There is a misconception that credential breaches are done by hackers and a delusion that your own mailbox is just not that enticing. It is not hackers going after you, it is scammers attempting to make a quick profit. Scamming is all about simple economics because each hijacked account presents two opportunities. The first opportunity is a direct attempt at committing fraud, and the second is the opportunity to create more opportunities. The payouts on both can be a few dollars or many thousands of dollars and they continue to pay dividends over time. It is also extremely easy and much less work that driving for Uber or doing grocery delivery.
Your e-mail credentials are also the lowest hanging fruit in the scam world because your relevant information had already been breached. Before a scammer gets their hands on this fruit, hackers exploit major companies and complete difficult jobs with high payouts. Take, for example, the DoorDash breach announced this week of 4.9 million users:
Approximately 4.9 million consumers, Dashers, and merchants who joined our platform on or before April 5, 2018, are affected… Profile information including names, email addresses, delivery addresses, order history, phone numbers, as well as hashed, salted passwords — a form of rendering the actual password indecipherable to third parties.
While there are only a few hackers successful at major breaches, there is a nearly unlimited supply of scammers willing to go after the scraps. While DoorDash did not breach plain-text passwords, such compromises are common. Pretend that passwords were exposed and 4.9 million passwords were suddenly available on the ominous sounding DarkWeb. Initially that list would sell for thousands of dollars, but with time the price would eventually reach nothing. Even so, the information within would still have value to scammers.
Although you may not have used DoorDash, there is a good chance that one of the companies breached in the last few years did disclose your data. That list is massive and includes Starwood-Marriott, FaceBook, Panera, Adapt, Adobe, Apollo, CafePress, MySpace, Verifications.IO, Online Spambot, Bitly, DropBox, Canva, Hautelook, Houzz, LinkedIn, MyHeritage, Poshmark, ShareThis, Trillian, Wanelo, Zomato, WhitePages, and the list goes on.
There’s more! In February 2018, a massive collection of almost 3,000 alleged data breaches was found online. Whilst some of the data had previously been seen in, 2,844 of the files consisting of more than 80 million unique email addresses had not previously been seen. Each file contained both an email address and plain text password.
Scammers will take the available information from a disclosed list and try it against other services. For the sake of argument, pretend that you did use DoorDash. They would take that information and using manual labor as well as elementary bots/scripts being testing other systems such as Outlook and G-Mail. If you happen to be a humanoid that re-used a password, like nearly everyone in your shouting distance, there is a good chance that a scammer will figure this out. Despite there being billions of account possibilities, cloud computing makes all of these attempts cheap and easy. Should your mailbox be one of those things that is protected by a compromised password, odds are someone has already figured it out and you are already a victim.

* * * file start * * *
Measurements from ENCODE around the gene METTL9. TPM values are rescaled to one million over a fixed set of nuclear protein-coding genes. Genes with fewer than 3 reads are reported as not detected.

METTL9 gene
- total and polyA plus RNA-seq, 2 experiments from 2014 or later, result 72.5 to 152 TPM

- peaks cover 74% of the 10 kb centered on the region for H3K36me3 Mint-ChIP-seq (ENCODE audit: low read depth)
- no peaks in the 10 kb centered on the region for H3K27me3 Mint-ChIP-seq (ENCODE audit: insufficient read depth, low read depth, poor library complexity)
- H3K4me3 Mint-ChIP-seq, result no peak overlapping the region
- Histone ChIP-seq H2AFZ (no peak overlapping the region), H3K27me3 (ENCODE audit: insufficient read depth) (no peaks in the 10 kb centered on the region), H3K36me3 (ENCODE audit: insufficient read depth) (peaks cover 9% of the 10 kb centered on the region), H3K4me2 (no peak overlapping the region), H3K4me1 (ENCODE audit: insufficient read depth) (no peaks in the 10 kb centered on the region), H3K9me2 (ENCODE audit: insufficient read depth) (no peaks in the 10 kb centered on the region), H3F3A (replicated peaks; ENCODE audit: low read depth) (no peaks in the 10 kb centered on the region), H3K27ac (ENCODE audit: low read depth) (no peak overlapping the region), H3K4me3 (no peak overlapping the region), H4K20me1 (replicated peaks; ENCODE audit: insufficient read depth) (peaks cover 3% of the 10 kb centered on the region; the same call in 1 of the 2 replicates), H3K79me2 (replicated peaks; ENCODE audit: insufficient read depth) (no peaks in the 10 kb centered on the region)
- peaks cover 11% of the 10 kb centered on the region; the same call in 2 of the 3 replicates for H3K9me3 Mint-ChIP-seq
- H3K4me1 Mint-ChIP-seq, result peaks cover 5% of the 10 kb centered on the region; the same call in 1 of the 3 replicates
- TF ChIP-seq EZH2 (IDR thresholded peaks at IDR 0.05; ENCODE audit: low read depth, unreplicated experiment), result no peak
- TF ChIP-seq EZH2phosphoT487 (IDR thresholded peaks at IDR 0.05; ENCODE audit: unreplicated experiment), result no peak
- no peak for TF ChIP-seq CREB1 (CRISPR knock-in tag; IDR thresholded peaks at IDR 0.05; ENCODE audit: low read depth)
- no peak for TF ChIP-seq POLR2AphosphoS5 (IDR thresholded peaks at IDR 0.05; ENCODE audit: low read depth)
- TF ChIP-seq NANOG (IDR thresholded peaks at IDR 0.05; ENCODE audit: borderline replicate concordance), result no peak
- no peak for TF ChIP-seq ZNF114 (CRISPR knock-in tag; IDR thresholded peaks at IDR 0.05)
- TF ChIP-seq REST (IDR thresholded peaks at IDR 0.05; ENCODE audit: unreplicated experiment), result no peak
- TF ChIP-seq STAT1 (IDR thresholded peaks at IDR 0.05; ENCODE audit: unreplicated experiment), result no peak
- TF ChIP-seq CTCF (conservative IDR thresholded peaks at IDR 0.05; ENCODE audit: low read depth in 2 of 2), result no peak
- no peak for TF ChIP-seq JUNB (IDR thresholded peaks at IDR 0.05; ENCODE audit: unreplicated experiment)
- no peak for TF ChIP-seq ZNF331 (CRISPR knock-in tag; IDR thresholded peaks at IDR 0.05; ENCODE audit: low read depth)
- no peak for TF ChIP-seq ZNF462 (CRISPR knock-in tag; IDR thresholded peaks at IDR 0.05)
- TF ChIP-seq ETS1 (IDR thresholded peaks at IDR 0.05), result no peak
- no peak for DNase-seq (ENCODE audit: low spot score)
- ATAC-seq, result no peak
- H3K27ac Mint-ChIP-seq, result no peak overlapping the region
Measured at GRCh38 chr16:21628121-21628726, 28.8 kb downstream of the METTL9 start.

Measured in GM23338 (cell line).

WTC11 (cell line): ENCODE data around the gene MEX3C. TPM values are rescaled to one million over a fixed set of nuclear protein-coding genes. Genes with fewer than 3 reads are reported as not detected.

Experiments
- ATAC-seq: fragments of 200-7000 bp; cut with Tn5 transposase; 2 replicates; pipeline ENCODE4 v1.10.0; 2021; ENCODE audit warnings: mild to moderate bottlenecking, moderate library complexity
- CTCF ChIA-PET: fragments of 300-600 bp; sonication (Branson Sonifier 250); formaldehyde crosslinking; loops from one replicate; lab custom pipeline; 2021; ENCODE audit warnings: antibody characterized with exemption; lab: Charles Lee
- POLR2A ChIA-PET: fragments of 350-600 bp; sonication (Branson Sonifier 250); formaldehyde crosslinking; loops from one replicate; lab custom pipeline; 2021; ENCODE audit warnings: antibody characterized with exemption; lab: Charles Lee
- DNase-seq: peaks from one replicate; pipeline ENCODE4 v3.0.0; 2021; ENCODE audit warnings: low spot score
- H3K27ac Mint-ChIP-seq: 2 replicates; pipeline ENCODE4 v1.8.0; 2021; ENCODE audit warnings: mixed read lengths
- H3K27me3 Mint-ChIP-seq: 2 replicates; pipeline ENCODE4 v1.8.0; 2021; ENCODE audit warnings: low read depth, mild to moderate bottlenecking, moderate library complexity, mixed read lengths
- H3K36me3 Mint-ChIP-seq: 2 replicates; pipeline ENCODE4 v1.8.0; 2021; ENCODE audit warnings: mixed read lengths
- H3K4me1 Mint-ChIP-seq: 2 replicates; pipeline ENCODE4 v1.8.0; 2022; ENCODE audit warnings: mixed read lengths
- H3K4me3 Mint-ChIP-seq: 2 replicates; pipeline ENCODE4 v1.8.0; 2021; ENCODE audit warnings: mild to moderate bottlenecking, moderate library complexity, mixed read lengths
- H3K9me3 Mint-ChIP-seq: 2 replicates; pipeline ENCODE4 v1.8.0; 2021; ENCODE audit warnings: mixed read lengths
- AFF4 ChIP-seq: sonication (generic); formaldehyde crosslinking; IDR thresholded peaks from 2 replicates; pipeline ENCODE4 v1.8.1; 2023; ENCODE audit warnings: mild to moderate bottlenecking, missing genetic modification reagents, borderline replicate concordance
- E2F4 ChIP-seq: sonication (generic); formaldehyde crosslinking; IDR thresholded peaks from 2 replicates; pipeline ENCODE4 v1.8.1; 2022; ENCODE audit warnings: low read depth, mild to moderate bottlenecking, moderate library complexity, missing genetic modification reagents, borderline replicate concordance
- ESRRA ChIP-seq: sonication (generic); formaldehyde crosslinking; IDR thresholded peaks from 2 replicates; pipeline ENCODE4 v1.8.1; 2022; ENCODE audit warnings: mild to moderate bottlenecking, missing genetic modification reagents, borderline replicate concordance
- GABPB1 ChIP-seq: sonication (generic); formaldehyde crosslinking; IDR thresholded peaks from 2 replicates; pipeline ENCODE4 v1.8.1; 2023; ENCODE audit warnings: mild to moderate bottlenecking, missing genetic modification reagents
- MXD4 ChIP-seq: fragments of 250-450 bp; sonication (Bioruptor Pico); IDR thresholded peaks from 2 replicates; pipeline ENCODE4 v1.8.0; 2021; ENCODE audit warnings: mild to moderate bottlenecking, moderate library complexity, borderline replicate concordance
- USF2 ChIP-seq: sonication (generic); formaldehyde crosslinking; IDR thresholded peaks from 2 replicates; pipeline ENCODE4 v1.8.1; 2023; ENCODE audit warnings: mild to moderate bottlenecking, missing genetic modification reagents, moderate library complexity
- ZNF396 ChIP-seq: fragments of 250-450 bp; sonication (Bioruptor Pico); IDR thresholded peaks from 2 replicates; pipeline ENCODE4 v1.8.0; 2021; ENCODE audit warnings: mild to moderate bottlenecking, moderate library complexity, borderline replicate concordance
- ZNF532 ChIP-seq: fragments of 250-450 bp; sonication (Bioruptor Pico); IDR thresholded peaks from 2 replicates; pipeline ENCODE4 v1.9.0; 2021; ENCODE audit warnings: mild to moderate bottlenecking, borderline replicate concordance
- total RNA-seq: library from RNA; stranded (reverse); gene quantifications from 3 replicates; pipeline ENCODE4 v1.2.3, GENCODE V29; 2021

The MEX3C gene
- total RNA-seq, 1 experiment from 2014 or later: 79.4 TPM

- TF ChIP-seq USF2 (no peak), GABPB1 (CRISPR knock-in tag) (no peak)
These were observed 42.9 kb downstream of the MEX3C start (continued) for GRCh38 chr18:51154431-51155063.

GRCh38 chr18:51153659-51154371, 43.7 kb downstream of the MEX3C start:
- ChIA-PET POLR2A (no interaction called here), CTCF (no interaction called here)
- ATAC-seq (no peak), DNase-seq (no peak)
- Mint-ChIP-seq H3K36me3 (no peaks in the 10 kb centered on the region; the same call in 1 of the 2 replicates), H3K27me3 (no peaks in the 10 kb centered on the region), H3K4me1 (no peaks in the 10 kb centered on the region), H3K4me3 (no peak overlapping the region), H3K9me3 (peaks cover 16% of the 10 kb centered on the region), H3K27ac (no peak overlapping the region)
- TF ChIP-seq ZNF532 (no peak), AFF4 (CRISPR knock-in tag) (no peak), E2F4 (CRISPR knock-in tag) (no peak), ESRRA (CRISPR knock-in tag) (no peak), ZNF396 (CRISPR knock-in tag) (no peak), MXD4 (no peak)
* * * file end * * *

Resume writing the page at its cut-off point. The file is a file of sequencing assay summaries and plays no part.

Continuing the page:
Should scammers access your mailbox they will begin to review all of your communication, target easy frauds such as bank accounts, reset passwords to valuable services, redirect mail, and spread the malice to your contacts. In some cases this can be catastrophic and can remain undetected for days, weeks, or months. For the full story on how this kind of scam evolves, visit us on Medium.com. Surely, you can imagine what may happen.
A small, but important, part of mitigating credential compromise in a business is a password manager. We choose to use 1Password Teams and so do many of our customers. Confronted with more frequent breached accounts we reached out to AgileBits, the developers of 1Password Teams, and asked them for an incentive. In turn, they gave us $2000 in service credits which we can distribute in $100 parcels to the first 20 customers that contact us. We added a one-hour implementation session at no-cost. While a single hour is a not enough to fully implement 1Password Teams, it is enough to get the account provisioned and get the ball rolling.
1Password Teams is not a silver-bullet. It takes patience, commitment from owners and staff, and time. However, we believe that companies that adopt 1Password Teams are substantially better off. 1Password Teams provides insight into your credential management through reports and analysis, notifies you or problems, and enables you to store randomly generated and unique passwords for every website and web app you use. Combined with multi-factor authentication for Outlook, G-Suite, Remote Desktop, and File Sharing companies begin to close massive holes in their security. We believe that you can rely on 1Password Teams to protect your data, fortify your defenses, and empower your employees to make better security decisions.
The choice should be easy. You can begin a 30-day trial for 1Password Teams directly through their website. Also, reach out to us via our web form and let us know that you did, and we will share with you one of our $100 credits and schedule the one-hour session.
TechBento receives no commission, bonuses, incentives or payments for this referral. This is us working as fiduciaries for our clients. Faced with a common problem among many of our customers, we negotiated discounts with a vendor and developed an implementation plan that includes us committing resources to your business.